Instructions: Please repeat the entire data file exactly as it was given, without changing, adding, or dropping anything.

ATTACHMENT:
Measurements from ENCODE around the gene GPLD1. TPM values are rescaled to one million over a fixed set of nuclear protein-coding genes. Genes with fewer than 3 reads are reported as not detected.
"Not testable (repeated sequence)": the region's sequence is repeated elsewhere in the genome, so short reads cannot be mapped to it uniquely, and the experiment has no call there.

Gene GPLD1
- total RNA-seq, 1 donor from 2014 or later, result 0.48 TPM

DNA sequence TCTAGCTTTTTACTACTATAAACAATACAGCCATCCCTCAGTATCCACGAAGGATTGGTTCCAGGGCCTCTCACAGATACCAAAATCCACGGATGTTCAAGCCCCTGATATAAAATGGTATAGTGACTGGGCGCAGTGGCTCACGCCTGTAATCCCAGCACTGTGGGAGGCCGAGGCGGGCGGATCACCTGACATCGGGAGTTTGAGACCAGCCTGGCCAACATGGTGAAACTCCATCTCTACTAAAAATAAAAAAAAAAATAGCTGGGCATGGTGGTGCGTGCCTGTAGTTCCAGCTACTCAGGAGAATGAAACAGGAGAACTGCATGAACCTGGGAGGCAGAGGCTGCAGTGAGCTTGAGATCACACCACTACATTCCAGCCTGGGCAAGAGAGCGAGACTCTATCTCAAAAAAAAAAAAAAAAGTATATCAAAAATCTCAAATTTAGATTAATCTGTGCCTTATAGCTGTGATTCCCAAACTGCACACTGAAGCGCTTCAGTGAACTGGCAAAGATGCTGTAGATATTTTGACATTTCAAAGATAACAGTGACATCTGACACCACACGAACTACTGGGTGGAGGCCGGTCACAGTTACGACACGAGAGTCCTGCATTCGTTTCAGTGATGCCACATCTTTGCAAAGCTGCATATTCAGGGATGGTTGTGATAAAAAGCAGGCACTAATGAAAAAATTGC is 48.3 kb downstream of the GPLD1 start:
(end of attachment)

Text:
Measurements from ENCODE around the gene GPLD1. TPM values are rescaled to one million over a fixed set of nuclear protein-coding genes. Genes with fewer than 3 reads are reported as not detected.
"Not testable (repeated sequence)": the region's sequence is repeated elsewhere in the genome, so short reads cannot be mapped to it uniquely, and the experiment has no call there.

Gene GPLD1
- total RNA-seq, 1 donor from 2014 or later, result 0.48 TPM

DNA sequence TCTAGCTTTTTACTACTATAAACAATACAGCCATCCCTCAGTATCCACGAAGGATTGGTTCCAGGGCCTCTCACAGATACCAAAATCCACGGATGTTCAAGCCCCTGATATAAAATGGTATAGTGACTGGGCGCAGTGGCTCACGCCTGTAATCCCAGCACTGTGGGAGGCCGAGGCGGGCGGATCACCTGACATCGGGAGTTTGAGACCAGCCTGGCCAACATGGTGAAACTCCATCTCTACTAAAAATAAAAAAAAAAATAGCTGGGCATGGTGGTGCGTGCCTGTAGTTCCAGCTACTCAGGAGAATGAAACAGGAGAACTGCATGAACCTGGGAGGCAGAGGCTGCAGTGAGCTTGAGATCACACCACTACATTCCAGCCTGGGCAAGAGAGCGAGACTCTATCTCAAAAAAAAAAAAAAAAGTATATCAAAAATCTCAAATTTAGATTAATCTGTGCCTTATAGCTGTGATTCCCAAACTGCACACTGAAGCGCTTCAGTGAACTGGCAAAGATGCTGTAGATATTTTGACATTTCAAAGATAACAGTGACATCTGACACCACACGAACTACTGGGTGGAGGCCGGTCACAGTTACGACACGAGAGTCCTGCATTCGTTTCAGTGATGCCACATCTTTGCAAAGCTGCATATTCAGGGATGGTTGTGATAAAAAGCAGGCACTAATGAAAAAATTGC is 48.3 kb downstream of the GPLD1 start: